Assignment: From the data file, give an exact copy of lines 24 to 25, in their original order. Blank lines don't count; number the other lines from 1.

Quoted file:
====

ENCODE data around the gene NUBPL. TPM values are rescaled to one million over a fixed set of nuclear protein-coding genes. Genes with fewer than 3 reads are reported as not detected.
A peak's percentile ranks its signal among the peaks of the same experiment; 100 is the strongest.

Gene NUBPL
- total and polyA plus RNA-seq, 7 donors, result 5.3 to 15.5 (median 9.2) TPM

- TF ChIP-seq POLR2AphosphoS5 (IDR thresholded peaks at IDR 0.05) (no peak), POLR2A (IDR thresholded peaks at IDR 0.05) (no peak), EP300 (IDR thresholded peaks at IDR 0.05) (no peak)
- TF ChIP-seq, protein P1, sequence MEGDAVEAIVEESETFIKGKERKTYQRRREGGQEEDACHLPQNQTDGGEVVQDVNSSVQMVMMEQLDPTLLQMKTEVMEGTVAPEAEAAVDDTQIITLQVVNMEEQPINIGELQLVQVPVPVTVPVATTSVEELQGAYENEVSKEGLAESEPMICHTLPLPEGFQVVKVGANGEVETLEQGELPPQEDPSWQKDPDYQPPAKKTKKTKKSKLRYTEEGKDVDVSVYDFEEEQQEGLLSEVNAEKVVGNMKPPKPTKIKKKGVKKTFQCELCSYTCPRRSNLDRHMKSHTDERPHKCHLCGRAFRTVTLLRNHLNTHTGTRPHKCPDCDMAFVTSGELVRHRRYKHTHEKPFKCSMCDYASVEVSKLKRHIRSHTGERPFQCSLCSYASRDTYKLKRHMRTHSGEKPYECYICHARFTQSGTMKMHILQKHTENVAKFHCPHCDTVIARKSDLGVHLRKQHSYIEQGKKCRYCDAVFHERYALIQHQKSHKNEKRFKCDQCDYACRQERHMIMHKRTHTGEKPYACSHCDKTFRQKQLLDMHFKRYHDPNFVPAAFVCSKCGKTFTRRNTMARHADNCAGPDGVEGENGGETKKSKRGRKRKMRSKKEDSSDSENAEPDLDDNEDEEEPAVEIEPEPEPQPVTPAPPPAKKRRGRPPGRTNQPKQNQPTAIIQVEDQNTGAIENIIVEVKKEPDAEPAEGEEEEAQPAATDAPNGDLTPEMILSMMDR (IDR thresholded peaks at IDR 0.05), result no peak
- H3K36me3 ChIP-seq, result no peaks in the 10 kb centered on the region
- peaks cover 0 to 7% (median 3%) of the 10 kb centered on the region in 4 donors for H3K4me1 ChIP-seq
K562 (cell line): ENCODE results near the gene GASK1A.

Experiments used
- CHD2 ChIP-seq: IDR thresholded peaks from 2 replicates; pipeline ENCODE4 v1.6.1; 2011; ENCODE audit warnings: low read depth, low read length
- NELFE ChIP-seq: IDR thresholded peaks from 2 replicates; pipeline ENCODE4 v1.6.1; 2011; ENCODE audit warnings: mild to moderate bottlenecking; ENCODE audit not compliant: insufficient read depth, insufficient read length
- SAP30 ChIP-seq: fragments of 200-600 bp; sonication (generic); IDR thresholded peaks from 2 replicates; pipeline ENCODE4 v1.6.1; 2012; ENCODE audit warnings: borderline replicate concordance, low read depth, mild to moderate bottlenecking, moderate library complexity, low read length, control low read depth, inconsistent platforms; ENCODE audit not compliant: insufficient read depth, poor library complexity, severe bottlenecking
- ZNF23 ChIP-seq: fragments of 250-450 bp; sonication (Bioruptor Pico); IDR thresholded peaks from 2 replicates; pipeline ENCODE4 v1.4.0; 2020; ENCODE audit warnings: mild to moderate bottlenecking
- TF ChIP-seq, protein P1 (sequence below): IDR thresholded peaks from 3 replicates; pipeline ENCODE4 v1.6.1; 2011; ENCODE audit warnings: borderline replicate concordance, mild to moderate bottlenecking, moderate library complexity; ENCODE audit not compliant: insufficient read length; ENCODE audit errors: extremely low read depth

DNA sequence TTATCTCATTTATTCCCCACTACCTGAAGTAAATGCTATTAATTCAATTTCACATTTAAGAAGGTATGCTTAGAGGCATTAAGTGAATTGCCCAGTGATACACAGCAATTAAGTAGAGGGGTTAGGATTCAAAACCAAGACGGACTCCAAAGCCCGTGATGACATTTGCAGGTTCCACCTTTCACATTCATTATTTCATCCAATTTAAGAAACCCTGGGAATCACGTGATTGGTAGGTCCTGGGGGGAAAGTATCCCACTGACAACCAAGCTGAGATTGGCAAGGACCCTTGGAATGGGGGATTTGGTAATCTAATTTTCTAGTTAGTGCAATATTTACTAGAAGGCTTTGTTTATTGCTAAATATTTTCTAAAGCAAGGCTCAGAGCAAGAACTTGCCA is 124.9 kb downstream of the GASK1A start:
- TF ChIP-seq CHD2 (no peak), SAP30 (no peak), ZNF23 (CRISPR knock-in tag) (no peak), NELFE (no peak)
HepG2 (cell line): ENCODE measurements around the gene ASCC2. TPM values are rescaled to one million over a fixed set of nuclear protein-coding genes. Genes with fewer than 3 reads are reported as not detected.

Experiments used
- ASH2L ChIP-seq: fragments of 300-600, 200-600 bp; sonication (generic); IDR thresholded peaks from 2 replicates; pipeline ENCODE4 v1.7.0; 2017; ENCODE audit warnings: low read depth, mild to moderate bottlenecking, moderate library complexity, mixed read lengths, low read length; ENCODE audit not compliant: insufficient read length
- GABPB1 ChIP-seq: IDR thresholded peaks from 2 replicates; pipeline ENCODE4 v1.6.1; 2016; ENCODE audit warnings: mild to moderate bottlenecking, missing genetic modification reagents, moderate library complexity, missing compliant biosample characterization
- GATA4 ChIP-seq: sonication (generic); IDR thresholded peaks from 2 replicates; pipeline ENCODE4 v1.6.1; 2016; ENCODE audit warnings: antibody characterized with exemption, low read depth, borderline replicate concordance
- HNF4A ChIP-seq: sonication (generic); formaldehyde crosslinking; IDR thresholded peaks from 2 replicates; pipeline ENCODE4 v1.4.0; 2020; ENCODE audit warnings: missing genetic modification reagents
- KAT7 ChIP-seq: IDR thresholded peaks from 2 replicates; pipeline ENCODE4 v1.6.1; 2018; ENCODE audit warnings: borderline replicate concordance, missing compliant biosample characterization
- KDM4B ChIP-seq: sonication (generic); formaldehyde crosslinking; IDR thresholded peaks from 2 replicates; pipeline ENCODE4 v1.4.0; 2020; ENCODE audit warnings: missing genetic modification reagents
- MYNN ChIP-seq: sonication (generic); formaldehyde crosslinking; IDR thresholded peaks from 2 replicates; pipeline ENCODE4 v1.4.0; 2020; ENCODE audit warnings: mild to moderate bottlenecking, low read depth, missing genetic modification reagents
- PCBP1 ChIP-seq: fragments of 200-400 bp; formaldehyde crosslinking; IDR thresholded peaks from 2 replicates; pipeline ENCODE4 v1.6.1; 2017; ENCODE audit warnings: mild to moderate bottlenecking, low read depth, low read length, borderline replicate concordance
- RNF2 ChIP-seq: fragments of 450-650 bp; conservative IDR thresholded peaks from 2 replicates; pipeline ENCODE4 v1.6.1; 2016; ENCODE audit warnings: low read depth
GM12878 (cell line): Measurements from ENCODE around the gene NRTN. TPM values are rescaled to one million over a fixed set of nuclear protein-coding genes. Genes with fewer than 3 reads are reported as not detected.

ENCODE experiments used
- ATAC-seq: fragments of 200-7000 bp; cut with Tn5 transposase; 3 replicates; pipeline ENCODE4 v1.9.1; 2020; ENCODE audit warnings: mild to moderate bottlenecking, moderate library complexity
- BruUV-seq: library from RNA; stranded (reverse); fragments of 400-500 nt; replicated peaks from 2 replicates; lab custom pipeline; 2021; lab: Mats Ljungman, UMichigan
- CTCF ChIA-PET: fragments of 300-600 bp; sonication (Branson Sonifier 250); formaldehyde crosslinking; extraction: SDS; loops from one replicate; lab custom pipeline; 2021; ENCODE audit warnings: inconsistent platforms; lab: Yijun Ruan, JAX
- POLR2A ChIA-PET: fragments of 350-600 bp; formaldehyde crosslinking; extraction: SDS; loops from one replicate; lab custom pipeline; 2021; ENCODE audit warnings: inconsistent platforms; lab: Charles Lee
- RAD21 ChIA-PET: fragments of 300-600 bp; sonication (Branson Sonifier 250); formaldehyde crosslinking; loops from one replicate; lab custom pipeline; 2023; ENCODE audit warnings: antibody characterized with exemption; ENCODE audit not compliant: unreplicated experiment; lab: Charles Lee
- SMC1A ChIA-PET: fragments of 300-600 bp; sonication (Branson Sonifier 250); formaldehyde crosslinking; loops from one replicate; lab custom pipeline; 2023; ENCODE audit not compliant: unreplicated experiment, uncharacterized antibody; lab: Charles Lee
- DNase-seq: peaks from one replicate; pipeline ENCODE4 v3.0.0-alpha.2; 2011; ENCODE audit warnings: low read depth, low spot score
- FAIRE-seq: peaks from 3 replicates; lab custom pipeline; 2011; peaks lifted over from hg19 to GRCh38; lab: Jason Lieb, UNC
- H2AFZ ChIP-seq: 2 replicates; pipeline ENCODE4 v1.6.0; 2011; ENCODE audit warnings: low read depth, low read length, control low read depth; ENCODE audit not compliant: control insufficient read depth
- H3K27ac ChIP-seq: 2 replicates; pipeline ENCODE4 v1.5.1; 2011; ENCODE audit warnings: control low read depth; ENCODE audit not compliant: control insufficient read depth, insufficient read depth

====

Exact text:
- KAT7 ChIP-seq: IDR thresholded peaks from 2 replicates; pipeline ENCODE4 v1.6.1; 2018; ENCODE audit warnings: borderline replicate concordance, missing compliant biosample characterization
- KDM4B ChIP-seq: sonication (generic); formaldehyde crosslinking; IDR thresholded peaks from 2 replicates; pipeline ENCODE4 v1.4.0; 2020; ENCODE audit warnings: missing genetic modification reagents